Jan 24, 2005
On January 7th, a railroad crash in South Carolina left nine people dead and sent dozens to the hospital after chlorine fumes leaked from a tank car in the train. More than five thousand people in the surrounding area had to be evacuated from homes, businesses and schools.
It's not the first train crash involving chlorine. Last summer, another ruptured tank car carrying chlorine killed three people in a Texas train crash.
Chlorine is a deadly chemical used to treat water – made more dangerous by the way it is transported. Half of all railroad tank cars in use today were built before 1989 when new regulations required reinforced steel. Some 30,000 tankers have not been rebuilt. And no government agency or locality forces the chemical corporations and the transportation companies that own these tank cars to spend the money to bring them up to safety standards.
But the regulations themselves are no protection against accidents. This new leak of chlorine came from a tank car built in 1993, after the new regulations were put into effect.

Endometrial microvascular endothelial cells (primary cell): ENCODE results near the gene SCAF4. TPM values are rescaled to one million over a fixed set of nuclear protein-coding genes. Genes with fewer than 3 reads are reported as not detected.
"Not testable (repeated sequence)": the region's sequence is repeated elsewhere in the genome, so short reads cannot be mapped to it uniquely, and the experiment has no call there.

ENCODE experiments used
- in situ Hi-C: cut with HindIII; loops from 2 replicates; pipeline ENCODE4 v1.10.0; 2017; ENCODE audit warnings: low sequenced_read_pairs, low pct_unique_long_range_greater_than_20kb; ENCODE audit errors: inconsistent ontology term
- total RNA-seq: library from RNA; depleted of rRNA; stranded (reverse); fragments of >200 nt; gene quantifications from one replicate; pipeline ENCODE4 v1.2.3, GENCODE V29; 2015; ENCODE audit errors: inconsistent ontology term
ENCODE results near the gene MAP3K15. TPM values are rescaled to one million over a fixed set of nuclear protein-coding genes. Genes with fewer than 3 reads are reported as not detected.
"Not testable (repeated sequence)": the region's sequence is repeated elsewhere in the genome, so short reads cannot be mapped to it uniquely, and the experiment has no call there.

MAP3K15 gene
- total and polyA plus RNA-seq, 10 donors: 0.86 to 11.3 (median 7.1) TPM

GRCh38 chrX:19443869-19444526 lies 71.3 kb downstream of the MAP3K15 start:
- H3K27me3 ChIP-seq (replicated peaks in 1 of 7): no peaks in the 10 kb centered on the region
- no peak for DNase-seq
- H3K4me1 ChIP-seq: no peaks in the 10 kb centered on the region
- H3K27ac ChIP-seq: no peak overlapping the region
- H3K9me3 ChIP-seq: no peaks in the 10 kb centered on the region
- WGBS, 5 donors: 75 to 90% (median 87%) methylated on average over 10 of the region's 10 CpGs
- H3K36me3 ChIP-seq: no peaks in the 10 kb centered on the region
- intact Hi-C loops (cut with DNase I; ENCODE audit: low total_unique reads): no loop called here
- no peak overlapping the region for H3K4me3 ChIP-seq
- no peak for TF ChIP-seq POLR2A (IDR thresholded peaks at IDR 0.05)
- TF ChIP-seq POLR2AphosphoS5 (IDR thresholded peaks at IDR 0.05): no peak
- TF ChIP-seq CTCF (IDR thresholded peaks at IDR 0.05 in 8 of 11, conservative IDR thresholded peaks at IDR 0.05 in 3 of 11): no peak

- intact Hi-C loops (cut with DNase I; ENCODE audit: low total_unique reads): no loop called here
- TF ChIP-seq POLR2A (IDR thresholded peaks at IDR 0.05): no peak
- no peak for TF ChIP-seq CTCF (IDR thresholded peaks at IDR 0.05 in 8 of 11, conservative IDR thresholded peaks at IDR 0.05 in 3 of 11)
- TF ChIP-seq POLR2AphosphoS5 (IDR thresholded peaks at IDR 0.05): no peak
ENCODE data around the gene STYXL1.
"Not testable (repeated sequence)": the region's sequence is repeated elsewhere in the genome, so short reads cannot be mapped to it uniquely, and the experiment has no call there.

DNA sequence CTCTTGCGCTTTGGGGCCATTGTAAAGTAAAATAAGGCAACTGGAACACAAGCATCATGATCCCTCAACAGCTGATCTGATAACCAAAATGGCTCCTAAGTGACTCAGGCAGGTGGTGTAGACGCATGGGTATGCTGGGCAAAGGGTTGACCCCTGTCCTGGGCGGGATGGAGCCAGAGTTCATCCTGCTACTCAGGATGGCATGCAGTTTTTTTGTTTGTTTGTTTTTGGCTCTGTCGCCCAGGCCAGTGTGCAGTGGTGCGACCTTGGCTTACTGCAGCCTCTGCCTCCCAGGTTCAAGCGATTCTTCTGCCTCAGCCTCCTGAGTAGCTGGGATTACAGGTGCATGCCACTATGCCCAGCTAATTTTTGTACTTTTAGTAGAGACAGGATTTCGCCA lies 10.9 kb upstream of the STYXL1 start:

The National Transportation Safety Board, which is investigating this accident, is trying to shift the focus of responsibility – saying it wants to question a rail worker about a switch left open. This action might have allowed the train carrying chlorine to crash into a stationary train on a siding, according to newspaper accounts.
Maybe so. But everyone ignores the real question that should be put to the railroads themselves – why have they cut staffing to the bone, which can only lead to "accidents?" Like hospitals and schools, railroads provide a service in carrying freight all over the country. But they are run as an industry for profit. And management always tries to increase profits by making fewer employees do more work.
Shoddy equipment, deadly substances and exhausted workers make more deadly accidents inevitable.